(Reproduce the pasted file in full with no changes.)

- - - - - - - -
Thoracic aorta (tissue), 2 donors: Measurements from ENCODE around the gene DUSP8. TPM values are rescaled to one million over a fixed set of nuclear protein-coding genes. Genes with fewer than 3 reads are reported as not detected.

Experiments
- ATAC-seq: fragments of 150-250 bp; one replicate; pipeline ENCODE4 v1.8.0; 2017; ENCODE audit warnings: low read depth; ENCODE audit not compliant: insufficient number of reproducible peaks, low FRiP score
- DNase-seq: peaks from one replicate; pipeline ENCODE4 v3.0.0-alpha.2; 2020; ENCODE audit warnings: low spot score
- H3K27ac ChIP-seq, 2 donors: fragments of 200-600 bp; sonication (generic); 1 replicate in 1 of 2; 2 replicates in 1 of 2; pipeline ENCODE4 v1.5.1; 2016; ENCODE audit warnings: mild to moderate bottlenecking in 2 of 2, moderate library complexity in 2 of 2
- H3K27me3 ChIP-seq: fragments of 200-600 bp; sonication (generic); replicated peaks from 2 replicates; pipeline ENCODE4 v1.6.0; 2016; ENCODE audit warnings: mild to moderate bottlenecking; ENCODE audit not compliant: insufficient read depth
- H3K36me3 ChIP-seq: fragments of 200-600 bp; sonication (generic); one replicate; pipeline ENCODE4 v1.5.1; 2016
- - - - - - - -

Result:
Thoracic aorta (tissue), 2 donors: Measurements from ENCODE around the gene DUSP8. TPM values are rescaled to one million over a fixed set of nuclear protein-coding genes. Genes with fewer than 3 reads are reported as not detected.

Experiments
- ATAC-seq: fragments of 150-250 bp; one replicate; pipeline ENCODE4 v1.8.0; 2017; ENCODE audit warnings: low read depth; ENCODE audit not compliant: insufficient number of reproducible peaks, low FRiP score
- DNase-seq: peaks from one replicate; pipeline ENCODE4 v3.0.0-alpha.2; 2020; ENCODE audit warnings: low spot score
- H3K27ac ChIP-seq, 2 donors: fragments of 200-600 bp; sonication (generic); 1 replicate in 1 of 2; 2 replicates in 1 of 2; pipeline ENCODE4 v1.5.1; 2016; ENCODE audit warnings: mild to moderate bottlenecking in 2 of 2, moderate library complexity in 2 of 2
- H3K27me3 ChIP-seq: fragments of 200-600 bp; sonication (generic); replicated peaks from 2 replicates; pipeline ENCODE4 v1.6.0; 2016; ENCODE audit warnings: mild to moderate bottlenecking; ENCODE audit not compliant: insufficient read depth
- H3K36me3 ChIP-seq: fragments of 200-600 bp; sonication (generic); one replicate; pipeline ENCODE4 v1.5.1; 2016